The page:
(Edited for clarification)

  • Thu, Jul 29, 2010 - 04:04am

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    Re: Why the U.S. Need Not Fear a Sovereign Debt Crisis: …

[quote=Thomas Hedin]

The beauty of debt-based money is that it is self-extinguishing, and therefore the money supply is somewhat self-regulating.

Are you trying to say that it is a beautiful thing that the debt always increases faster than the money supply?

[/quote]

It figures that you would choose to single out that one line and ignore the rest of the argument. Typical Thomas.

But to answer your question, no, I’m not saying that because such a statement ignores the velocity of money in determining the “effective” money supply. The “effective” money supply is actually larger than the debt. Read Steve Keen.

  • Thu, Jul 29, 2010 - 12:51pm

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    Re: Why the U.S. Need Not Fear a Sovereign Debt Crisis: …

But to answer your question, no, I’m not saying that because such a statement ignores the velocity of money in determining the “effective” money supply. The “effective” money supply is actually larger than the debt. Read Steve Keen.

I’m sorry but that simply is not true.  The last time i checked the money supply was around 8 trillion and the total debt was getting close to 60 trillion.  It’s obvious that the debt is larger than the money supply.  This is also referred to as the exponential growth of debt.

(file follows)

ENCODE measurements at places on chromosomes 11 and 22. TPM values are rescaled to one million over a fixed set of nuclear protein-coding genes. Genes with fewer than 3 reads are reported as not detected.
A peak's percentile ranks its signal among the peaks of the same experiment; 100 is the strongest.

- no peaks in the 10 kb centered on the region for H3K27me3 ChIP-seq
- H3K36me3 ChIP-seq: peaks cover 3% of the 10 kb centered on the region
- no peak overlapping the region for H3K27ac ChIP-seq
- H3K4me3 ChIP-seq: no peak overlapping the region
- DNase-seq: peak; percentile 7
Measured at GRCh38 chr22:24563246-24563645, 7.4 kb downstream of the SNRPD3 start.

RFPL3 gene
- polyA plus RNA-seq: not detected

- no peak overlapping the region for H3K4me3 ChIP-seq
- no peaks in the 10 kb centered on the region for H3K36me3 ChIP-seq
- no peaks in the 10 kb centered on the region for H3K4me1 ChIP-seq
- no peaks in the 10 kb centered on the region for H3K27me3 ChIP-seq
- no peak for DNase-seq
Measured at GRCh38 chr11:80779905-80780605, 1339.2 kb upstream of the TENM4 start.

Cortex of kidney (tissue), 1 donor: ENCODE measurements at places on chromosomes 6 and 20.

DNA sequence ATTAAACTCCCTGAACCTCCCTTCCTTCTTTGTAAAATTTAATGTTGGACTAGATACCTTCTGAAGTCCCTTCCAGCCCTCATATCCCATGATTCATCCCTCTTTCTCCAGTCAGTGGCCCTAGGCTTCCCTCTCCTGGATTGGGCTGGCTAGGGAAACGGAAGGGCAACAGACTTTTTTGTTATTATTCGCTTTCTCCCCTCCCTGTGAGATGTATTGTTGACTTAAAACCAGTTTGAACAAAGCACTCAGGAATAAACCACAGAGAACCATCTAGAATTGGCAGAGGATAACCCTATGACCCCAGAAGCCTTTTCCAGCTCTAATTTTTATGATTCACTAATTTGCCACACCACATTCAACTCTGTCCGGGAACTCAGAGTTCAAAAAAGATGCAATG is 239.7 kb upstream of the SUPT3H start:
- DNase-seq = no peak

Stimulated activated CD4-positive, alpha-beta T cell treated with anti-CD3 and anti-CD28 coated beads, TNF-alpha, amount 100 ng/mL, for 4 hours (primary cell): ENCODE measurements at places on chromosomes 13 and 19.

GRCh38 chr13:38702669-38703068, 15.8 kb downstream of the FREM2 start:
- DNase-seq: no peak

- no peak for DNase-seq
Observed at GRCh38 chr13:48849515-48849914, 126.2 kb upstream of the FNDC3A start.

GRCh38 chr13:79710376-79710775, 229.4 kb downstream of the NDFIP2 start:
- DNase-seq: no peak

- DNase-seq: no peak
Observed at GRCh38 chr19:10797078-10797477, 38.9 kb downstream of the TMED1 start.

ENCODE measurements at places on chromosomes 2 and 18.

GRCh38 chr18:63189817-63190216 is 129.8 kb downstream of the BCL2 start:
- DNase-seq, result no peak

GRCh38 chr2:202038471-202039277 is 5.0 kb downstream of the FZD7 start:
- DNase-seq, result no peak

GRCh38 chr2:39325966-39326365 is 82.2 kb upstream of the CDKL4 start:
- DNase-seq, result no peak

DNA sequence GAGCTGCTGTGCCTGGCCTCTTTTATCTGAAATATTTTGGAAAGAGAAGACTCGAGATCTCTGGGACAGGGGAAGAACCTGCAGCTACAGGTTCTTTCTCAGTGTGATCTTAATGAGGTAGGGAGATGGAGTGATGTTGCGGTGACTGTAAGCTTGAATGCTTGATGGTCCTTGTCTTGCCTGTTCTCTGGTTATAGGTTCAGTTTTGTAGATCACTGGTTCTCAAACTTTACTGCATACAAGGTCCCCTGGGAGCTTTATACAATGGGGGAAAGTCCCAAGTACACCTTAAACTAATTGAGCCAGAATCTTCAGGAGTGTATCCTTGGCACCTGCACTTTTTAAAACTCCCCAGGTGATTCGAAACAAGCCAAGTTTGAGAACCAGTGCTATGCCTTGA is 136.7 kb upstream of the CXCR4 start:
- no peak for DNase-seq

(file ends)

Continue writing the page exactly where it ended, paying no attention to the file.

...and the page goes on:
Velocity of money never increases the money supply.  If this Steve Keen guy is saying that he is either without the facts, or purposely trying to deceive you.

 

“It is often stated, in support of the Banking System’s fractional reserve method of creating money that, “It would have been impossible to have the progress of the industrial age using gold for money.” Proponents of fractional reserve banking argue that the gold would not have allowed the expansion of the money supply necessary to fund the Industrial Age.

Economists and others that support bank-created money love to argue that it’s really the ‘velocity of money’ that makes the money supply grow. But, they always forget or neglect to acknowledge that if that statement were true, then increasing the velocity of the gold coinage would have also increased the money supply of gold coinage thereby providing the money supply required to fund the Industrial Age. They never acknowledge the fact that in 1792…………………”